But there were other hacks too that likely didn't fly onto your radar, like Carphone Warehouse in the UK losing personal information on 2.4M customers (roughly 4% of the UK population), or Saudi Aramco, one of the world's largest oil companies, being propelled back to 1970's technology in a matter of hours, after 35,000 computers were partially wiped or destroyed. Hacks won't stop in 2016, in fact they'll accelerate as hacker methods become more sophisticated, and more people seek out the twisted glory inherent in pulling off a massive data breach. Nonetheless the public cloud stands as formidable opponent.

The reality is, 3rd party cloud vendors offer a much higher level of security than most organizations ever can or will build on their own - despite the opposite train of thought continuing to prevail among many IT professionals. Perimeter protection, to start, is much the same be it on premise or in the cloud. Firewalls, intrusion detection and the like will all serve their function regardless of who's managing it.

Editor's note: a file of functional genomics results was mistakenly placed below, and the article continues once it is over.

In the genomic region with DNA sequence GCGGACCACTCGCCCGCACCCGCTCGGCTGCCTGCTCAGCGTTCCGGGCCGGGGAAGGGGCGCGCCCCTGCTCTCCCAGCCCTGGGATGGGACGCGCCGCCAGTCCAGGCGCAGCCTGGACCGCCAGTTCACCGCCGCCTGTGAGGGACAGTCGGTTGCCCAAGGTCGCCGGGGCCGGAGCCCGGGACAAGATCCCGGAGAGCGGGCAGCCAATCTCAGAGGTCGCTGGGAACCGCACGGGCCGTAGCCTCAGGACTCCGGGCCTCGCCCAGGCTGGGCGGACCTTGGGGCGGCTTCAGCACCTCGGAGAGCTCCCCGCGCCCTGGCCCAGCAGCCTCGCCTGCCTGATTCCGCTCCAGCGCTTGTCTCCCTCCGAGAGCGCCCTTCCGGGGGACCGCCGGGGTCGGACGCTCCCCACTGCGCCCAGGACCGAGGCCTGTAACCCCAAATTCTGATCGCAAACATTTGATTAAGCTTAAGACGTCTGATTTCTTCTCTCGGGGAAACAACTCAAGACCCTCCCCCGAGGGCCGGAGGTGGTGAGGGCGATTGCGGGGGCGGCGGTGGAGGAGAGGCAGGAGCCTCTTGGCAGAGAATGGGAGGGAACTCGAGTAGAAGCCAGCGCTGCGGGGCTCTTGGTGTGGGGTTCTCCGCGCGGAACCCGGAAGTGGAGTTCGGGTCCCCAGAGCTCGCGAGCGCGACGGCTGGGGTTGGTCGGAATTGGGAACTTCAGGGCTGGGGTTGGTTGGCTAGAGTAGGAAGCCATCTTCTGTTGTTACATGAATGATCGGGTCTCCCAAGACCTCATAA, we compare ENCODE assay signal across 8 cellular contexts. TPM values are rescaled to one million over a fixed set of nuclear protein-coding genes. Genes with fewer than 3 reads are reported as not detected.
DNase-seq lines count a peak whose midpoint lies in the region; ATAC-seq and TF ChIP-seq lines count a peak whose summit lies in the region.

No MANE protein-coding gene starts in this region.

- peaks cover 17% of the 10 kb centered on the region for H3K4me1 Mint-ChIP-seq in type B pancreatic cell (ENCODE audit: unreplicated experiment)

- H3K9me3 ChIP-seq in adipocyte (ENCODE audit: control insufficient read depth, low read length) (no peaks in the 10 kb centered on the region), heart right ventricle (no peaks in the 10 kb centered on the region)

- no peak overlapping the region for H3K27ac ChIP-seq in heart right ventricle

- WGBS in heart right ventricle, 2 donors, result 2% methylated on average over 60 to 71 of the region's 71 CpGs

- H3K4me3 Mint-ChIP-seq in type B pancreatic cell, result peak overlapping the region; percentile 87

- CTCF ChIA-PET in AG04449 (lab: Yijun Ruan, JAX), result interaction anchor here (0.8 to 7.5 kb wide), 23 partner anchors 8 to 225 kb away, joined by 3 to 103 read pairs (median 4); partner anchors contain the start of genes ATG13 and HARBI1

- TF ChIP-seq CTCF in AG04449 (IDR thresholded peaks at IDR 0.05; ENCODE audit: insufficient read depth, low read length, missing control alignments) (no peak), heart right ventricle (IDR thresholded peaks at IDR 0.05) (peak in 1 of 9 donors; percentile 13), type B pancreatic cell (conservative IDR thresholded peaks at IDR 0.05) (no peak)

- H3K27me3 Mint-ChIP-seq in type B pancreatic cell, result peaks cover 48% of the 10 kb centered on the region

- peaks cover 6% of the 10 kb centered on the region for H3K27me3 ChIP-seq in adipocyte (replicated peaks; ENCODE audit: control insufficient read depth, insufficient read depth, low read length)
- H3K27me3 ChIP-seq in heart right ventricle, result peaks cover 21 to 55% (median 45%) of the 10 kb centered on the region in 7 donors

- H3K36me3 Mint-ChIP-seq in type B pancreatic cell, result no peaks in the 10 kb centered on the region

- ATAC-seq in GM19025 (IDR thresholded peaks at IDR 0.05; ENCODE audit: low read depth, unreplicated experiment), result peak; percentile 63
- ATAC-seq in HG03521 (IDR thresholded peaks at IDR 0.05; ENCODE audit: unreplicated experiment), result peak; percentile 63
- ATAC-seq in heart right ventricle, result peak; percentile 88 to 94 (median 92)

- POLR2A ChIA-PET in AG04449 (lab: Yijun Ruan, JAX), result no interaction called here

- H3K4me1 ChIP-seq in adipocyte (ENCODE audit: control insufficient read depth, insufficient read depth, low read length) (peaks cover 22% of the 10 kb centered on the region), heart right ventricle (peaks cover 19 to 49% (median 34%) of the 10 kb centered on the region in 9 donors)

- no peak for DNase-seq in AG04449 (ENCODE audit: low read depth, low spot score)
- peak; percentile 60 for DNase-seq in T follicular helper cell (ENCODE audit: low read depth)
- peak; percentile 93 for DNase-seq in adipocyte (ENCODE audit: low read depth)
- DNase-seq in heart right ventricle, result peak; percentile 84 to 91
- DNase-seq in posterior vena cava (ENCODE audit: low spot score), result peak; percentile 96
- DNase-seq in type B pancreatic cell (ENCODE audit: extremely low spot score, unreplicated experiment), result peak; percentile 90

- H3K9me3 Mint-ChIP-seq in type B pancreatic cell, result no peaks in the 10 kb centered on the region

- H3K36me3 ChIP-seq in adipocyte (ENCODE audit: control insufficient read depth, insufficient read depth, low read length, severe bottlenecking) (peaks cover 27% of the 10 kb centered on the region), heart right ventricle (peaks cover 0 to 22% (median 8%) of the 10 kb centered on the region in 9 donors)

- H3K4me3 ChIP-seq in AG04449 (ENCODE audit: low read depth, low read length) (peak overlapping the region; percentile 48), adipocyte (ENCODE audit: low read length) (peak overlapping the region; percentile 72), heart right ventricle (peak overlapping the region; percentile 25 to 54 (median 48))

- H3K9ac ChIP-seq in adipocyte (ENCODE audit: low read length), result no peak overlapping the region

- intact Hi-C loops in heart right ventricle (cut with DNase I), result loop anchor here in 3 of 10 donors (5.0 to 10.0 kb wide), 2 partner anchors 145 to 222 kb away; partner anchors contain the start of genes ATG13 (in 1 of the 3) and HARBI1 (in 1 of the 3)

But the elephant in the room really, is humans. According to a PWC study on U.S. cybercrime, most breaches are inside jobs, meaning they come from within the company's firewall3. Disgruntled employees with malicious intentions, or well-meaning employee's victim of a phishing attack, are the biggest threat to data security, despite high profile hacker antics. However, security breaches due to unauthorized physical access to a cloud host's data centers are incredibly rare4. You therefore conclude that the lack of physical access to data, or relationships with those that have it, make cloud data just as - if not more - secure.